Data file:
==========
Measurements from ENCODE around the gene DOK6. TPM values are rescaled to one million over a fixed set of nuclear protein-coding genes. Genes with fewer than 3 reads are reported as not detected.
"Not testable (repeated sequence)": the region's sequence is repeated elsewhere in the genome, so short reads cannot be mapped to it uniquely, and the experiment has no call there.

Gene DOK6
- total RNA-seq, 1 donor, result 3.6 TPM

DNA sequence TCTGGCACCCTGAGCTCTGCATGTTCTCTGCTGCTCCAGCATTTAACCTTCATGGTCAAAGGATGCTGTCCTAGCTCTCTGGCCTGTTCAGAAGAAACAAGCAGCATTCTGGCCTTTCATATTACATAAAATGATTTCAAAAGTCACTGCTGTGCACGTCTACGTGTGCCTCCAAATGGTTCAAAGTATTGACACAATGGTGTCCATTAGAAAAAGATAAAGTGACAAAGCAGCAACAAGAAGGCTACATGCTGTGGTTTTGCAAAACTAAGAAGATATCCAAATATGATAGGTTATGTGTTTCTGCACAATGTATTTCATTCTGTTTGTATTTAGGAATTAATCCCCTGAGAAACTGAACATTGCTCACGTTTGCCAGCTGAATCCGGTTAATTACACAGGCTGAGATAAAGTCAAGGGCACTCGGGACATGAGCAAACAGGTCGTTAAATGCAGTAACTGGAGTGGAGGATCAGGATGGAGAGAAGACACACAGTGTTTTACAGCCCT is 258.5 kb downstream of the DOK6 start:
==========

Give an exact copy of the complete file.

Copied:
Measurements from ENCODE around the gene DOK6. TPM values are rescaled to one million over a fixed set of nuclear protein-coding genes. Genes with fewer than 3 reads are reported as not detected.
"Not testable (repeated sequence)": the region's sequence is repeated elsewhere in the genome, so short reads cannot be mapped to it uniquely, and the experiment has no call there.

Gene DOK6
- total RNA-seq, 1 donor, result 3.6 TPM

DNA sequence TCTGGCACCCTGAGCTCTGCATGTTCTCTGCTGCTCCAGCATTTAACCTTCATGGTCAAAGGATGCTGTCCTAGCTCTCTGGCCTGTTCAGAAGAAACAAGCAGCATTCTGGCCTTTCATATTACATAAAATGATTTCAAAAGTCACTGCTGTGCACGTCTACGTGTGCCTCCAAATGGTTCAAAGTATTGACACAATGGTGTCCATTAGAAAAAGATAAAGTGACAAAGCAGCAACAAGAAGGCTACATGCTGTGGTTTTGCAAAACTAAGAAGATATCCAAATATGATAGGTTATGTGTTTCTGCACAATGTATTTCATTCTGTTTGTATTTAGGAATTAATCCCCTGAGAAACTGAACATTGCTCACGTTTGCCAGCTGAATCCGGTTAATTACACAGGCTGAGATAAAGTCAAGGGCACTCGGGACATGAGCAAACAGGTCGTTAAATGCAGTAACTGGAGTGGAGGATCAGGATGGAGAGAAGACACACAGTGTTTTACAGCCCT is 258.5 kb downstream of the DOK6 start: